Version 1.0 and 1.2 were the first 2 releases of DESeq2, in April and October 2013. We received a lot of feedback from users and so v1.4 incorporated those changes. Since v1.4, the methods for parameter estimation have remained much more stable, which leads to more stable list of DEG. Since v1.4 we focus on usability and extra features, but not on changing methods for parameter estimation. All important changes are documented in the NEWS file accompanying the package (although this might not be useful as it's hard to tell which changes are the ones that contributed to a difference).
General advice on why numbers of DEG change with small changes in parameters:
For more detail on how the number of DEG could have changed, it's important to remember that p-values are tail probabilities. This makes them especially sensitive to change in how you estimate parameters.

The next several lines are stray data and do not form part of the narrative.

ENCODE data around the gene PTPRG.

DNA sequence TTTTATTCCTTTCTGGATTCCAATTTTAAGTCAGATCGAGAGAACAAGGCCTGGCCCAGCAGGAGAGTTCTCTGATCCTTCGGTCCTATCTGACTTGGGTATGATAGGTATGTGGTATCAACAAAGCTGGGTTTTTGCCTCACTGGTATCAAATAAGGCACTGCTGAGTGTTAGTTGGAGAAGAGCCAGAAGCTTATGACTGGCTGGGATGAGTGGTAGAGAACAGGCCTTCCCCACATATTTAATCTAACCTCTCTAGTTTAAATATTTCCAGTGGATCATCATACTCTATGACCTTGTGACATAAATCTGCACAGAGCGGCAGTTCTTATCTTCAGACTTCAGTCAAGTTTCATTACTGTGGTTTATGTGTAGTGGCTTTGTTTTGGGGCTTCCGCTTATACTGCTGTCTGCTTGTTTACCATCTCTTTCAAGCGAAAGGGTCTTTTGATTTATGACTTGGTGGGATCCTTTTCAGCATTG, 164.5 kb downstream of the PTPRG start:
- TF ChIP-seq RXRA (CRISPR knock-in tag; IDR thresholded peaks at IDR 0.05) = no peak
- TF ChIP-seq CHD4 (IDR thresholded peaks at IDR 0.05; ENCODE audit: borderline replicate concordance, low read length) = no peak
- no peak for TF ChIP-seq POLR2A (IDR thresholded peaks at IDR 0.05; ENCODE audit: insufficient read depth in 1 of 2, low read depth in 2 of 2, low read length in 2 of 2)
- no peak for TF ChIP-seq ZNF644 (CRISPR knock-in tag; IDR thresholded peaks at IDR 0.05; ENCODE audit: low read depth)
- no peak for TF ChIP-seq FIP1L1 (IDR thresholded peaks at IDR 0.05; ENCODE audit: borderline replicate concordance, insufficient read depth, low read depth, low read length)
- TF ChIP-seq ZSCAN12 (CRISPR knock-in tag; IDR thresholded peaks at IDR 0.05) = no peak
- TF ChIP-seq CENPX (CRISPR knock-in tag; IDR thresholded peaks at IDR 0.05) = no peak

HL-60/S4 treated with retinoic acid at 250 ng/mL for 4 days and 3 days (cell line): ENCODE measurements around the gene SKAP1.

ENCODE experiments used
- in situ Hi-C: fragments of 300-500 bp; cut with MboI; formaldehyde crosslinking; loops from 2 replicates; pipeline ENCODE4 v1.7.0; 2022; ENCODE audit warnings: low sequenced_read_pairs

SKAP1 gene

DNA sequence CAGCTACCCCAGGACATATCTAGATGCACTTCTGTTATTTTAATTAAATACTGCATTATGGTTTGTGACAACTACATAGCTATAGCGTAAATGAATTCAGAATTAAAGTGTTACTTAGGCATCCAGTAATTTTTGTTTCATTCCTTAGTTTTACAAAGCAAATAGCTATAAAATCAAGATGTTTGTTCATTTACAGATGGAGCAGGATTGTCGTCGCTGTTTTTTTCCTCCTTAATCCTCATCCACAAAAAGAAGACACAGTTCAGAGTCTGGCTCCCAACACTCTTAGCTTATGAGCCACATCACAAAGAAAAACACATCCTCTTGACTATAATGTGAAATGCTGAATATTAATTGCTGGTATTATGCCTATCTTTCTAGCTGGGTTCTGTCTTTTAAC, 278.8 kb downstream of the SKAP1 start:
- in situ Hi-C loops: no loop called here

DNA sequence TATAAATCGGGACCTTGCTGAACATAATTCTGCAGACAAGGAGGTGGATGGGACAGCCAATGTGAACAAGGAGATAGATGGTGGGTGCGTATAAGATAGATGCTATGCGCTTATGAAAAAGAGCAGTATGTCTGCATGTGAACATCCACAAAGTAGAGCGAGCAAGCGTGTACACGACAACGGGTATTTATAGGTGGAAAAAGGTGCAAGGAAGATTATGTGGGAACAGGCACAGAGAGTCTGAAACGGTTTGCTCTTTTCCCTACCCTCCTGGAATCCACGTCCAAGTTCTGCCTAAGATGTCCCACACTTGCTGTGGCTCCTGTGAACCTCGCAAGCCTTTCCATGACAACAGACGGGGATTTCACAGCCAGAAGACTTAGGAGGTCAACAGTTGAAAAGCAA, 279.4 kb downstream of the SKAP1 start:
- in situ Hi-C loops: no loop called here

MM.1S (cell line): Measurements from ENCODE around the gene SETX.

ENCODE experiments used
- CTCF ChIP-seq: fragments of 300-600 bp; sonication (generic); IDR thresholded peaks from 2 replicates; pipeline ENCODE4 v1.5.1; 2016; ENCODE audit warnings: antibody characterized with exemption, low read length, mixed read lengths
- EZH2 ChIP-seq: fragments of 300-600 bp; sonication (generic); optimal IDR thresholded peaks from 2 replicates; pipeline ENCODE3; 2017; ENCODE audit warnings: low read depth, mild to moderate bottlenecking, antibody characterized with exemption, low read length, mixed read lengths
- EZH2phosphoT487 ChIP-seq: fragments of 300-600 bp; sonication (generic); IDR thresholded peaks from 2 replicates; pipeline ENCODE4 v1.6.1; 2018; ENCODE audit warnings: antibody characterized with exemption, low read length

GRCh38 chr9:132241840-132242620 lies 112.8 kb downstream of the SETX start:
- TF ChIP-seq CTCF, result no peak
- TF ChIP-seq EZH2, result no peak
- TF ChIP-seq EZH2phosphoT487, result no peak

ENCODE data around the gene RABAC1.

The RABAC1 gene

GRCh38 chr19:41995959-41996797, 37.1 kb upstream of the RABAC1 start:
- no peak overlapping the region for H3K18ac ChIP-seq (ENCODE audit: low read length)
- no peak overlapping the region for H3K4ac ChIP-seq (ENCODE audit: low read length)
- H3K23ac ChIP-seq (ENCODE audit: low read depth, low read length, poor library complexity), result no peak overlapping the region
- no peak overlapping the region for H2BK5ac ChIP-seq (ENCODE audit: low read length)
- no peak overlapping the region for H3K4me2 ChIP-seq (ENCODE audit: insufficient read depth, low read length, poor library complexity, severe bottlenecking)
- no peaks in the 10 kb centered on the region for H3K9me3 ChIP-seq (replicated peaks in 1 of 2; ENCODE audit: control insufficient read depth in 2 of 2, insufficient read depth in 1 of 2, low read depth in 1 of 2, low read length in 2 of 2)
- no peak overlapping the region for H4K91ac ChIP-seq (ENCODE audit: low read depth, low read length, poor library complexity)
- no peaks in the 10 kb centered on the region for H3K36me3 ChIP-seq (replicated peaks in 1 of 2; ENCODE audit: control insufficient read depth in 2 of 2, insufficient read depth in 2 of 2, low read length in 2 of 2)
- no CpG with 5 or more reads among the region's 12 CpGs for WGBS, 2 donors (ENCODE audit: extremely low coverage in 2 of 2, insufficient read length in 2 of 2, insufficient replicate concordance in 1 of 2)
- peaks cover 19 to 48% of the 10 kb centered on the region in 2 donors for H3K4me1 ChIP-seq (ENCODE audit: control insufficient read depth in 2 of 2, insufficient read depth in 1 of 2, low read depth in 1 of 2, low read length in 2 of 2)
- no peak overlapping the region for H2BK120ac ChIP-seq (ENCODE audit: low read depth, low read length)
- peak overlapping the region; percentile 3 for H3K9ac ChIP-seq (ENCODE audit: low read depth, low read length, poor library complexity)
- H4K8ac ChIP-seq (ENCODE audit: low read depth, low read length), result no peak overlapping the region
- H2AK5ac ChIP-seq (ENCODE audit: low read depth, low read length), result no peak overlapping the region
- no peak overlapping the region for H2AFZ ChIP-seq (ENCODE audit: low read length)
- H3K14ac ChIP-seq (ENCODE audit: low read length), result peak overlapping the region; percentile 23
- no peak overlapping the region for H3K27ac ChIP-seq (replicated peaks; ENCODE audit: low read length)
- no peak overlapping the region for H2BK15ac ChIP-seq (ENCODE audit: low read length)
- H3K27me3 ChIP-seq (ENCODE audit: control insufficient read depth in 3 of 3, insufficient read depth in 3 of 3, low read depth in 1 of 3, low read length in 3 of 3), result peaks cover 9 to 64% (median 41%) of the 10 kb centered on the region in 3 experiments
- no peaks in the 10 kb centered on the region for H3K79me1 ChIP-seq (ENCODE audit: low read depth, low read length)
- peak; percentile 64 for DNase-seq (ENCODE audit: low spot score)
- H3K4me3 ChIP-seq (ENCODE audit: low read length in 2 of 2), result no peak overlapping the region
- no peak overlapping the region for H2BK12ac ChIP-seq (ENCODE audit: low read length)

For an example of how tail probabilities are sensitive, suppose we observe 10,000 random variables from a standard normal distribution. How many of these are in the lower 1% tail of the distribution we drew these from?
> z <- rnorm(10000, 0, 1)
> sum(pnorm(z, 0, 1) < .01)
We expect this to be around 100. Note there is already variance because Z is a random sample.
Now, suppose we make a 5% change in the standard deviation of the distribution we use to evaluate Z:
> sum(pnorm(z, 0, 0.95) < .01)
After a 5% change in a parameter -- here, underestimating the standard deviation -- we observe a 45% increase in the number of random variables in the lower tail.
What if we increase the parameter by 5%:
> sum(pnorm(z, 0, 1.05) < .01)
This gives a 28% decrease in the number in the lower tail.
My point with this example is that small changes in parameters are amplified when we compute the number of observations (for differential expression, read: number of genes), that fall into the tails.